Review: The Grinning Man at Trafalgar Studios, London


Review: The Grinning Man at Trafalgar Studios, London


Following it’s critically acclaimed premier at the Bristol Old Vic, The Grinning Man has made its way to the west end where it’s now playing at Trafalgar Studios.

The Grinning Man is the story of an orphan, Grinpayne, with a mutilated face, causing him to have a permanent and ghastly smile. He vows to find out who disfigured him and have his revenge. Adapted from The Man who Laughs by Victor Hugo and with beautiful music by Tim Phillips and Marc Teitler, The Grinning Man is an ambitious but ultimately outstanding addition to London’s west end.

Director, Tom Morris (War Horse), brings his previous flare for puppetry to this productions which offers up some of the most stunning visuals I’ve seen on stage in some time. Puppets are used to tell the backstory of Grinpayne and also bring to life Mojo the wolf. The world of the show is so meticulously crafted with every element of the design fitting perfectly together and engulfing the audience both with the set and actors who use the intimate auditorium as performance space.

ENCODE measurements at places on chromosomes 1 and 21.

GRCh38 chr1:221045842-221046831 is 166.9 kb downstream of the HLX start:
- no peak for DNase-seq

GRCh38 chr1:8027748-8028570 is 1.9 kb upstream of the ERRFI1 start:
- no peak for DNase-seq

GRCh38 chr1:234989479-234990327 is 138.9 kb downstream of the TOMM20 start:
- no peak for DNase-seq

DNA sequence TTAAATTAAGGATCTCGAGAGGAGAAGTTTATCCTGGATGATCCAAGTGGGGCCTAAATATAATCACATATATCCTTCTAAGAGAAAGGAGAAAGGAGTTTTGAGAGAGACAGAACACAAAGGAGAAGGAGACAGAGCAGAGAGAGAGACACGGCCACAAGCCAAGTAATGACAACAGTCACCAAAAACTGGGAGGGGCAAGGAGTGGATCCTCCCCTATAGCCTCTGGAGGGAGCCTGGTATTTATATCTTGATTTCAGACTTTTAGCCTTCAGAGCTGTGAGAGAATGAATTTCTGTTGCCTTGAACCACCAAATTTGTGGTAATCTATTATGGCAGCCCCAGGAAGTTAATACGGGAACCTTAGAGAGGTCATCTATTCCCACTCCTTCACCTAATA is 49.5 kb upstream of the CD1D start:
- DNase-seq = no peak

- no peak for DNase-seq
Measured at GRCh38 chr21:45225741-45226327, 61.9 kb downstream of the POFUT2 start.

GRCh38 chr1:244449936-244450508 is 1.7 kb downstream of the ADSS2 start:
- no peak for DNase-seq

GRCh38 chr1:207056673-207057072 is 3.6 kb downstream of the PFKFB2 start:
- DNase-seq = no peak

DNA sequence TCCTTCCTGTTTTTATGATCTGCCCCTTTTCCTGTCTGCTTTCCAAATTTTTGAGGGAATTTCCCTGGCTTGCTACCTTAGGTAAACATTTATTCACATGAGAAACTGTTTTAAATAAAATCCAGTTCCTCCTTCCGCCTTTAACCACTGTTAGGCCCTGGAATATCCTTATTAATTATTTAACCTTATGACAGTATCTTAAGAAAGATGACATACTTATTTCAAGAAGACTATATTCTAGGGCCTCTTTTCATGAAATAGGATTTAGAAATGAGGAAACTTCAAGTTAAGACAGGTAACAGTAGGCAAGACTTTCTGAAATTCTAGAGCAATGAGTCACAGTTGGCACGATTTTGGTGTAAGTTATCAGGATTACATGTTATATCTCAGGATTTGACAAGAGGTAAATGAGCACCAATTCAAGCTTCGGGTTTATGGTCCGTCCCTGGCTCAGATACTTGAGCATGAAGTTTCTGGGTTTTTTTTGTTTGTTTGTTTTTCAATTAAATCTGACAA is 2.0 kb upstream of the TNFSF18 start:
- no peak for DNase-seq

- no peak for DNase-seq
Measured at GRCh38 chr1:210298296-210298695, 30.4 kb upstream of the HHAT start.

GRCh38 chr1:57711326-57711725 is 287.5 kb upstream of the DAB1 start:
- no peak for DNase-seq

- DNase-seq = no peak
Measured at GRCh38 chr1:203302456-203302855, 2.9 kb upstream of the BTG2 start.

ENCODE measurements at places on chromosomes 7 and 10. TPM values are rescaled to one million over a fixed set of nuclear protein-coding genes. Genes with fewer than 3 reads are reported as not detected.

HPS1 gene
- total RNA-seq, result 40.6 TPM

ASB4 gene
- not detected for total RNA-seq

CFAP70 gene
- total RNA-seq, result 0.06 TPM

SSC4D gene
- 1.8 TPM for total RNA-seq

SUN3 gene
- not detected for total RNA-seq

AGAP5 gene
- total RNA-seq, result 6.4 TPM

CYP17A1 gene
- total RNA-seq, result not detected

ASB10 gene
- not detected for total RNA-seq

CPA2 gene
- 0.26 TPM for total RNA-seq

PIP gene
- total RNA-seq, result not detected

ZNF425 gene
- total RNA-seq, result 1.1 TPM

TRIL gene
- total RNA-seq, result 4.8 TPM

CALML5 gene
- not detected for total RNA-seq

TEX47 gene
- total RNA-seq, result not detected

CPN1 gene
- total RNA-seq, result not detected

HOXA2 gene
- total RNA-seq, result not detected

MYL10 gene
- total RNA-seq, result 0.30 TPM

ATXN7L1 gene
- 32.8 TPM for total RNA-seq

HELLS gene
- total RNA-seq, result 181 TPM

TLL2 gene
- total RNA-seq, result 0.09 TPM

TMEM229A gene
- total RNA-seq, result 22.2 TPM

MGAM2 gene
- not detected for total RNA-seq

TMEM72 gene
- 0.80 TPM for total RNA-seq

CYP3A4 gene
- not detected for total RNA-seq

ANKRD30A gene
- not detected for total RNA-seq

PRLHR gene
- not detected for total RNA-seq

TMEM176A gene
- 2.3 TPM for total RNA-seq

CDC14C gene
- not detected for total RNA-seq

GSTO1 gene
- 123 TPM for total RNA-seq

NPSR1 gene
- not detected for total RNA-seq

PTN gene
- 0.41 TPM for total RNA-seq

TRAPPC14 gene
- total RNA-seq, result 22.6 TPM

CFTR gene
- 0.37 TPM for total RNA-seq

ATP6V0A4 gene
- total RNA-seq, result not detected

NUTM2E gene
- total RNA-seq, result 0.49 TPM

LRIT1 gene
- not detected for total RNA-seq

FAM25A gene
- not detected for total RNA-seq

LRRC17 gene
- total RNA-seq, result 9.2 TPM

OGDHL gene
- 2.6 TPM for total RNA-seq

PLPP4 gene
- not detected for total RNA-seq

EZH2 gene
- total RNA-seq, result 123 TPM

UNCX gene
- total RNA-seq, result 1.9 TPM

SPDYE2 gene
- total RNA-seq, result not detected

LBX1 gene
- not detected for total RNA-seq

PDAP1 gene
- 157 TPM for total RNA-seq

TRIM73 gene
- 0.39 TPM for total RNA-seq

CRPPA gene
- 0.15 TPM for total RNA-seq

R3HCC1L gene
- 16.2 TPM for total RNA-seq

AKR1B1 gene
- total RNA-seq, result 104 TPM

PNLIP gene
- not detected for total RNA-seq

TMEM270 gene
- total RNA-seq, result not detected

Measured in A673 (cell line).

The music is haunting and atmospheric with lyrics that are both touching and surprisingly comic in equal measure. It’s rare to find a musical that moves so seamlessly between book and music that you barely notice it happening, but The Grinning Man flows so effortlessly between the two that it almost feels sung-through.

Luis Maskell is a sensation as the broken Grinpayne. He has such an astonishingly unusual voice it’s almost impossible to image anyone else playing the part. His vocals are even more impressive when you take into account the constrictive half mask he wears throughout the piece. His physicality is a strange mix of lyrical understatement and that of a damaged puppet. His performance is perfectly complimented by Sanne Den Besten’s Dea, Grinpayne’s Blind lover and childhood friend. Julian Bleach keeps things moving along as the disgustingly greedy but ultimately lovable court jester, Barkilphedro. Also adding impressive comic flare are Mark Anderson and Amanda Wilkin as the twisted, incestual prince and princess.

This production walks the tricky tightrope between gothic fable and comedy romp with style, class and outward ease. To say that this must be one of the best British musicals in years seems almost too obvious. It’s clearly a passion piece and unfortunately is only currently scheduled for a limited run. Hopefully it will go on to bigger and better things and this won’t be the last time we get to look upon the Grinning Man’s shocking but enchanting smile.


The Grinning Man plays at Trafalgar Studios until 14th April.

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